In last week’s post, I illustrated the use of the brushing capability of Shiny to construct an app for computing in-play batting averages over regions of the zone. This gave me an opportunity to describe the basic elements of a Shiny app. This work motivated me to write several apps to visualize batting and pitching measures over brushed regions of the zone. So I’ll use this post to demonstrate the features of these apps. As you’ll see, all of the R code is available so I hope it will motivate the reader to develop better versions of these apps.
Distributing Shiny Apps
When one writes a Shiny app, you want others to use it. One way to distribute the app is to make the code available to users. I’ve put my recent Shiny apps in a new ShinyBaseball package available on my Github page. There are instructions on how to install the package together with other required packages such as
ggplot2. The batting data for the 2019 season is included as part of the package. So, for example, to run the
BrushingZone batting app, you just type
If you explore the code, you’ll see the Shiny code in separate folders in the inst folder in my ShinyBaseball page.
Another way to distribute the Shiny app is to upload the app on a web server. Currently, there is a Shiny hosting service offered by RStudio and one can upload a small number of apps (for free) using the basic membership plan. So you are welcome to try out my
BrushingZone app by visiting https://bayesball.shinyapps.io/BrushingZone/ — you should see the following (2019 Mike Trout data):
The BrushingZone app
The objective of the
BrushingZone app is to compute various in-play batting measurements over selected regions. How do you use this app?
- You choose a player of interest (this app allows one to enter lowercase names such as “bryce harper”).
- You select a measure of interest. If you choose Launch Speed or Expected BA, you will see a scatterplot of the locations of the in-play results where the color is coded by the value of the continuous measurement (orange is “hot”, blue is “cold”). If you choose Hit or Home Run, you will see the pitch locations of the hits and home runs, respectively.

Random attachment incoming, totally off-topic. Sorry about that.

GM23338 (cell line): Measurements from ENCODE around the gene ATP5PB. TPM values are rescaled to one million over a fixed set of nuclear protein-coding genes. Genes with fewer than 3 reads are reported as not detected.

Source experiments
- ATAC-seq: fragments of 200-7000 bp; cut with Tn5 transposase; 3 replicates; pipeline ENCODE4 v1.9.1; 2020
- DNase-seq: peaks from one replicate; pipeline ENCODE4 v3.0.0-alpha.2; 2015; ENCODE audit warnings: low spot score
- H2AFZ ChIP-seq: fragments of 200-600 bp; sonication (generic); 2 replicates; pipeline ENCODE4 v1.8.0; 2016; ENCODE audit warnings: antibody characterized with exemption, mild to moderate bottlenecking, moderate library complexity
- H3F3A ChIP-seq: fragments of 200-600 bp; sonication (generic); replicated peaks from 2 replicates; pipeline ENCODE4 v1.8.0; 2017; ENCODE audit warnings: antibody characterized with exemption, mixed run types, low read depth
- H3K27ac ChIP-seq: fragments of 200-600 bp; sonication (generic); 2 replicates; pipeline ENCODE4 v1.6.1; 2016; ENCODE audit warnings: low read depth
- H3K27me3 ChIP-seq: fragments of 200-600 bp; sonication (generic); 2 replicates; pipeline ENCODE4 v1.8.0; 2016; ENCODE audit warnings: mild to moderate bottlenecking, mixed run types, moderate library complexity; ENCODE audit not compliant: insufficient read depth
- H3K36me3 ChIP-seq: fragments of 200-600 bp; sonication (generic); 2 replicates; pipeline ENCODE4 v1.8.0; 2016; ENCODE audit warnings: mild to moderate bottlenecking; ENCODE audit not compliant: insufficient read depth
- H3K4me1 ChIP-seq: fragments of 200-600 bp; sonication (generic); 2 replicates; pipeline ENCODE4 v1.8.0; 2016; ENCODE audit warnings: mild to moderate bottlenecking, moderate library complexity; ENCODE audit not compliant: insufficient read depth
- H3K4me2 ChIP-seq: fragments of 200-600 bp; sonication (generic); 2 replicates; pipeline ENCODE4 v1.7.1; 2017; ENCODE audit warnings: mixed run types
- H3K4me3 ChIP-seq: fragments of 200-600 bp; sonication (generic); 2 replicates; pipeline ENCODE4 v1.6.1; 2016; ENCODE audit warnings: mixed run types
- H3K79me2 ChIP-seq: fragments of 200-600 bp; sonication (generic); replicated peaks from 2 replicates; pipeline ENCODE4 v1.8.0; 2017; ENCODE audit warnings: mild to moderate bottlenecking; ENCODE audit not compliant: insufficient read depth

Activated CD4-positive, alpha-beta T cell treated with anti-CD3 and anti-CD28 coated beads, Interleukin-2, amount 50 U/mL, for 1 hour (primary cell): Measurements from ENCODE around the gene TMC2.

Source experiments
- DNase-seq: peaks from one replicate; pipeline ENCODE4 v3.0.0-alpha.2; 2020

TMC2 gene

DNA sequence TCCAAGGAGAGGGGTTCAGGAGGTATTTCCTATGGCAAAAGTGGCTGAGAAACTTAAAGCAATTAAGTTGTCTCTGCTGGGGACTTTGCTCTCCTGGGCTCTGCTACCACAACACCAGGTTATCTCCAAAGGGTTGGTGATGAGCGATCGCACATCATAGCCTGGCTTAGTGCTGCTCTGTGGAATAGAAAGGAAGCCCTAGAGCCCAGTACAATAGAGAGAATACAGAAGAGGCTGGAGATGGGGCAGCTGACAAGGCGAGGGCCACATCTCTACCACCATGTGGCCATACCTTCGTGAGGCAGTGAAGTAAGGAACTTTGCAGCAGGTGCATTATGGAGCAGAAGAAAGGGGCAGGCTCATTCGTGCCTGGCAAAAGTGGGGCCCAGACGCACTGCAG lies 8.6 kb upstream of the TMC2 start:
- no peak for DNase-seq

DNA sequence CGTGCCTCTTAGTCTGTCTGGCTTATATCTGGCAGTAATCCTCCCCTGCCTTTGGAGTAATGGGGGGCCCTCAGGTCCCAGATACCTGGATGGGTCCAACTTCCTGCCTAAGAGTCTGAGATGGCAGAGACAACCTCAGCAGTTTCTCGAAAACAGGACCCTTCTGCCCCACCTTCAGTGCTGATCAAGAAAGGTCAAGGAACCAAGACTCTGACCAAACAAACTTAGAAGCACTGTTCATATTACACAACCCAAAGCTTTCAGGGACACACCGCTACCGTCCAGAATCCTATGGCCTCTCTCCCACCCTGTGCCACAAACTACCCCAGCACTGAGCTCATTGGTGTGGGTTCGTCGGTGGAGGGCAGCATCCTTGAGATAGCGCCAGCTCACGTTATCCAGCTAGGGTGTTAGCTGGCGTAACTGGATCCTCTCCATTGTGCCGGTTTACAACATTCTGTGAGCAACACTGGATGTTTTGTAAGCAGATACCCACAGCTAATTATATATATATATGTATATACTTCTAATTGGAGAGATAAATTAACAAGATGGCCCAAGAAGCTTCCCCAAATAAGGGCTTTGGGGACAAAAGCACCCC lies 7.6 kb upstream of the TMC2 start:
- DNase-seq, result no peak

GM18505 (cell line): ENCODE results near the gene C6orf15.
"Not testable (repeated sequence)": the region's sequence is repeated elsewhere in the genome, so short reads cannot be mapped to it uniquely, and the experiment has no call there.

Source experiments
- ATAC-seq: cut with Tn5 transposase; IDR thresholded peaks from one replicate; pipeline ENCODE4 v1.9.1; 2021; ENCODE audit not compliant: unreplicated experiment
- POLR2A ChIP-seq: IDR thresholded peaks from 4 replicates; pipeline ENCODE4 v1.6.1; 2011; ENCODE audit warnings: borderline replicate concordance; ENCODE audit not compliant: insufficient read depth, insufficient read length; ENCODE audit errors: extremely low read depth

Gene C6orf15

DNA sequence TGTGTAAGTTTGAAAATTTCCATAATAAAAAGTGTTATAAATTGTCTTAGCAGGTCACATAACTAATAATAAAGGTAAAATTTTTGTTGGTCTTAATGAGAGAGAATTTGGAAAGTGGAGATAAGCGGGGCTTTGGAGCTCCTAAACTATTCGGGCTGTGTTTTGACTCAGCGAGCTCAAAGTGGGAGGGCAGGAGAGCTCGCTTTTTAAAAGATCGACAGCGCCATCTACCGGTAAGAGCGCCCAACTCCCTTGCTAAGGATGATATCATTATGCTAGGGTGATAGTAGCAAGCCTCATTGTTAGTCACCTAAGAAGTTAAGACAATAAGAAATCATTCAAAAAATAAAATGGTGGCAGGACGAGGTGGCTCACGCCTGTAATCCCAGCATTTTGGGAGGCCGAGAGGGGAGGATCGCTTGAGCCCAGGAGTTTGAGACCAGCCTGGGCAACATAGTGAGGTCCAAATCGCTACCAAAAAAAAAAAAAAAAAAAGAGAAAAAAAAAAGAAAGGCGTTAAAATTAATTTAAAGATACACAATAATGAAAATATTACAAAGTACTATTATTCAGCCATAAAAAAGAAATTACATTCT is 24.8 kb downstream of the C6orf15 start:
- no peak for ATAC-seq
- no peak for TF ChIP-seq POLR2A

- By clicking on any point, you’ll see the launch speed and expected BA for that pitch that was put into play. For example, I located the particular Mike Trout home run that was lowest in the zone — this pitch was hit quite hard — the launch speed was 110.8 mph with an expected BA of 0.979. (This particular home run that was a “no-doubter”.)
- For any display, you can brush using a rectangle tool, and you’ll see stats for points in the brushed region. For example, I’m checking out Trout’s performance for pitches low in the zone. Seeing the 0.541 hit rate and the 0.176 home run rate, Trout appears to like to hit low pitches.
The PitchOutcome app
After I finished the batting app, I wanted to construct a similar app from the pitcher perspective. The notion of a pitching “outcome” is not clear, so I’m considering different types of pitching outcomes.
- Called Pitches. Consider the pitches that are not swung at (the “called” pitches) — the outcome is either a “Called Strike” or a “Called Ball”.
- Swung Pitches. Consider the pitches where the batter swings — the outcomes are “Miss”, “Foul”, or “In-Play”.
- In-Play. Consider the pitches where the ball is put into play — two possible outcomes are “Hit” or “Out”.
I have a Shiny app called
PitchOutcome that is able to show pitch outcomes for these different groups of pitches. The
ShinyBaseball package includes this app together with all of the 2019 pitching data. Once the package is installed, you run this app by typing
The 2019 Aaron Nola
PitchOutcome(), we enter the name of a 2019 pitcher in the box. We illustrate by entering in “Aaron Nola” (remember I am a Phillies fan). Immediately we see Nola’s pitch type distribution – he tends to throw an equal number of four-seamers (FF) and knuckle-curves (KC), followed by change-ups (CH) and two-seamers (FT). The app shows the location of all of his pitches where the color corresponds to strike (S), ball (B), or in-play (X). (This is the